Clashes between rival Eritreans

Infuriated that the Eritrean leadership could make their presence felt so directly in a city in which so many exiles had sought sanctuary, members of the opposition confronted the festival organisers directly. The response was violent, with a pro-government security force, identified as “Eriblood”, photographed with their fists in the air, beating up the protesters and driving cars at them.


Since the 2014 protests the pro and anti-government protests have grown in intensity. This year has seen clashes across the globe, from the USA to Sweden, Switzerland, the Netherlands, Germany, the U.K. and – last weekend – to Israel.

The groups involved are now more carefully prepared

On the government side ‘Eriblood’ has been replaced by two groups: Eri-Mekhete and 4th Front – both backed by Eritreans who support President Isaias. “Mekhete” is a Tigrayan word suggesting that you will fight back against anyone who attacks you. The 4th Front is the exile community who are expected to raise funds and discredit the opposition.

Ahead of Saturday’s clashes in Tel Aviv images appeared on social media showing Eritreans pledging their loyalty to Eri-Mekhete and President Isaias.

The challenge was taken up by two movements which brings together opponents of the Eritrean regime.

Bright Future (led by BeyeneGerezgiher) mobilises Eritreans who openly challenge the regime, publishing names and contact details of contacts around the world.

The second is Brigade Nehamedu (roughly translates as being ready to fight and sacrifice). This is a more informal grouping which uses social media to organise its supporters. It describes itself as “an Eritrean a protest response to the renewed aggressive, hateful and warmongering PFDJ propaganda and fundraiser event[s] billed as “Eritrean Festival[s]”.


Between these groups supporting and opposing the Eritrean government brought together the hundreds of Eritreans who came out on the streets of Tel Aviv last weekend. The clashes that followed were inevitable.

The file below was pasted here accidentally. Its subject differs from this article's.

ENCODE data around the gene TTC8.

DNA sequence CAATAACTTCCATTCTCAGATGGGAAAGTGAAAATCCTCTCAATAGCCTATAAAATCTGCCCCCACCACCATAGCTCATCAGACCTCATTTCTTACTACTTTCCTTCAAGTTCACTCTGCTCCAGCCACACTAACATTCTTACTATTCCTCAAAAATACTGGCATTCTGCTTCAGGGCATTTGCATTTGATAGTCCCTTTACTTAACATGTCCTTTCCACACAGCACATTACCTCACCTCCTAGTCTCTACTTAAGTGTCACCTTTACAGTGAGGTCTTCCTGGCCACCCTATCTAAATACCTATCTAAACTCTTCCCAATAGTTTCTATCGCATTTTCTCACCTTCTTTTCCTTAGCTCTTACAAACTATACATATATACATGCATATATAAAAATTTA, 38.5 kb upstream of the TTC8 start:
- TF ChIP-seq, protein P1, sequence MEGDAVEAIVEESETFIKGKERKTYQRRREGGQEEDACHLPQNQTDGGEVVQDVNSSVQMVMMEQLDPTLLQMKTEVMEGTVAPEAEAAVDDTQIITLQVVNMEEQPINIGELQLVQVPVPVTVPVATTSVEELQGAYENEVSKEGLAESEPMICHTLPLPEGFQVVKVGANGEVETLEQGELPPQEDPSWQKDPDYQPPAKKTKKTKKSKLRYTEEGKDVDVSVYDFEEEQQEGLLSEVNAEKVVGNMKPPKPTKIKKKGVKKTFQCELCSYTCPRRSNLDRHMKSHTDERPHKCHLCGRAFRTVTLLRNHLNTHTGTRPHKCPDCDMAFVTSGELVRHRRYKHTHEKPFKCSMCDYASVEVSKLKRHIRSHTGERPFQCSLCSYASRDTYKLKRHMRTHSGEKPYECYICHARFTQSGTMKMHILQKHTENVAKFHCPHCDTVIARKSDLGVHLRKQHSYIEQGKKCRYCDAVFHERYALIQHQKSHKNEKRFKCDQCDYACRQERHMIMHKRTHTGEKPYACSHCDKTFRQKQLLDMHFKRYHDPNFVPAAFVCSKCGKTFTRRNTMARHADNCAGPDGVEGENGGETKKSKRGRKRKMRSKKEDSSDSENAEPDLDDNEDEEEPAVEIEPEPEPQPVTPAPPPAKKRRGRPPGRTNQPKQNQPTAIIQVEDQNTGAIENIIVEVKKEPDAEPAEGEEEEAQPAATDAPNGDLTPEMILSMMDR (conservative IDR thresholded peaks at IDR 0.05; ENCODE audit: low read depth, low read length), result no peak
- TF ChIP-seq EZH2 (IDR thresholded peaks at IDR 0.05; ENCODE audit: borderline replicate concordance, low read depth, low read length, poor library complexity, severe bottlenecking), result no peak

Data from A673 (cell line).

Ahead of the event the Eritrean democracy movement wrote to the Israeli police, calling for the ‘festival’ to be cancelled “to prevent violence that endangers human life.”

The warning was ignored and the event was held with predictable consequences.

The Eritrean government, stung by the threat to their hold on the Eritrean exile community, and Prime Minister Netanyahu’s remarks, issued a statement declaring that the clashes were “futile acts of subversion – perpetrated through surrogate and rogue groups.” The statement blamed the clashes on foreign intelligence agencies, including the Israeli secret service, Mossad.

The accusation has little credibility. Sufficient anger and frustration has been generated in the Eritrean diaspora to keep these protests and counter-demonstrations on the boil.

As long as the Eritrean government is set on maintaining its ‘festivals’ and young exiles are determined to shut them down, the clashes seem certain to continue.

Martin Plaut

*Martin Plaut is a journalist and academic specialising in conflicts in Africa, especially the Horn of Africa. He worked as a BBC journalist from 1984 to 2012 and is a member of  Chattam House.Inst As of 2019, Plaut was a senior research fellow at the Institute of Commenwealtg Studies of tte University of London.